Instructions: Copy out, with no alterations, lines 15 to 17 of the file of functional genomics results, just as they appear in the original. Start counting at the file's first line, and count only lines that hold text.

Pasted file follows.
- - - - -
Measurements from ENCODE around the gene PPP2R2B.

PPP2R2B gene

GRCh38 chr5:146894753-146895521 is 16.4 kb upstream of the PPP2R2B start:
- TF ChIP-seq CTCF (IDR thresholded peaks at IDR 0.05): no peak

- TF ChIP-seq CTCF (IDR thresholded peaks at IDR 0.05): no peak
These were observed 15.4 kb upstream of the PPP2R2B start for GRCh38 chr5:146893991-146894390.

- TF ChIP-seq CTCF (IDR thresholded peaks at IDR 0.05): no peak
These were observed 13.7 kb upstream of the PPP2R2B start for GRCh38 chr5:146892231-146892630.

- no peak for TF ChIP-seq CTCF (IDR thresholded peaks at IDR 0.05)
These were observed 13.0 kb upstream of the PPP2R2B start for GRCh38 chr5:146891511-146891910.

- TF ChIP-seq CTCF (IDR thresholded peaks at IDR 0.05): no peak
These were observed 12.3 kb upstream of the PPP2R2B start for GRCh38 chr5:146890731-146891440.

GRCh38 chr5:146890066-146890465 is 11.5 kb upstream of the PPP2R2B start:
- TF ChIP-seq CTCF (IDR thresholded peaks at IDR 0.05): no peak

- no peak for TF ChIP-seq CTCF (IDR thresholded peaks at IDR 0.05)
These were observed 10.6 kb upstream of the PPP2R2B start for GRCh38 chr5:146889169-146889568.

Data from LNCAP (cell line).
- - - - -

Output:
- no peak for TF ChIP-seq CTCF (IDR thresholded peaks at IDR 0.05)
These were observed 10.6 kb upstream of the PPP2R2B start for GRCh38 chr5:146889169-146889568.

Data from LNCAP (cell line).